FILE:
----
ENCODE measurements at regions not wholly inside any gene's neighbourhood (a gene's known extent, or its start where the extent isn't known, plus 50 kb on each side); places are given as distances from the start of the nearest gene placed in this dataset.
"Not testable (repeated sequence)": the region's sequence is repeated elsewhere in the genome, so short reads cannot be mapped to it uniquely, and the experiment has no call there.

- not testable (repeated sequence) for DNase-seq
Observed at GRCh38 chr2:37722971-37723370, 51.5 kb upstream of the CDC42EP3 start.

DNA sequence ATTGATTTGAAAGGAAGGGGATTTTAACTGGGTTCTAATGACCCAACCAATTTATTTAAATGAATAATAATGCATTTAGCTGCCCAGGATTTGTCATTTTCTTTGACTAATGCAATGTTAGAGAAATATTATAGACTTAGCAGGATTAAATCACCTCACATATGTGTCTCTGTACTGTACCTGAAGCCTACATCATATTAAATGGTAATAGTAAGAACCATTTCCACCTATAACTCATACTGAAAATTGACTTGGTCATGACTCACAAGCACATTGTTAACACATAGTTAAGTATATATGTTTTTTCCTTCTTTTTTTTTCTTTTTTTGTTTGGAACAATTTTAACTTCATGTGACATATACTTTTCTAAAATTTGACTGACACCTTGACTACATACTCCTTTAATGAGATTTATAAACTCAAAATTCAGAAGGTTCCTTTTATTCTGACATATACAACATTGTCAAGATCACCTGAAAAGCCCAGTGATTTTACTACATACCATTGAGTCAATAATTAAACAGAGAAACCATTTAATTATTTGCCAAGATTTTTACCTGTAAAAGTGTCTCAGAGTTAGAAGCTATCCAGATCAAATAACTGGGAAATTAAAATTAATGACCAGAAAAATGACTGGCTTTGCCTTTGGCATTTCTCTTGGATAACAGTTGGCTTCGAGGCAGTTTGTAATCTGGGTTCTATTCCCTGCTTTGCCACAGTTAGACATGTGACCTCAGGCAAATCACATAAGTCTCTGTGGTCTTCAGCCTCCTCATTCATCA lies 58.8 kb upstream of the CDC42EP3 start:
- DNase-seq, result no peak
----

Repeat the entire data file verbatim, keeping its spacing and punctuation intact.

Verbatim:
ENCODE measurements at regions not wholly inside any gene's neighbourhood (a gene's known extent, or its start where the extent isn't known, plus 50 kb on each side); places are given as distances from the start of the nearest gene placed in this dataset.
"Not testable (repeated sequence)": the region's sequence is repeated elsewhere in the genome, so short reads cannot be mapped to it uniquely, and the experiment has no call there.

- not testable (repeated sequence) for DNase-seq
Observed at GRCh38 chr2:37722971-37723370, 51.5 kb upstream of the CDC42EP3 start.

DNA sequence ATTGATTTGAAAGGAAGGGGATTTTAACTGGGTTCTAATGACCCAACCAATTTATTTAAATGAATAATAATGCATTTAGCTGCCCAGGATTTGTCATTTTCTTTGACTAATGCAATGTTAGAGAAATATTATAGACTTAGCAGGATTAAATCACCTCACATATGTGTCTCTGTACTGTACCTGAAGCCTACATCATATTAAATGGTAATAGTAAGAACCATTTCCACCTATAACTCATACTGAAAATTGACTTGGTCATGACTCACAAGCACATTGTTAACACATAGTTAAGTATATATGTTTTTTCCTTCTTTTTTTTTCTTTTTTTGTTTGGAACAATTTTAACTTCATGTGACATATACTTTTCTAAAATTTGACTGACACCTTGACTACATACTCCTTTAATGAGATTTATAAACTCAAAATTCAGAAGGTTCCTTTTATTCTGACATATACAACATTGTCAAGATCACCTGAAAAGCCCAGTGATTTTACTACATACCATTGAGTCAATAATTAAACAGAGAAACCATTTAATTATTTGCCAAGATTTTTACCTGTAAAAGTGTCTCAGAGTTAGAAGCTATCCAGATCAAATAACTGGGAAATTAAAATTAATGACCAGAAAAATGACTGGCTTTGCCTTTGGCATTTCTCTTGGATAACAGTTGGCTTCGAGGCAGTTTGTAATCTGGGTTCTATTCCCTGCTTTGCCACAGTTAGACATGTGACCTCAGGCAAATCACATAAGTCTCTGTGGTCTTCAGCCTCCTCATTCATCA lies 58.8 kb upstream of the CDC42EP3 start:
- DNase-seq, result no peak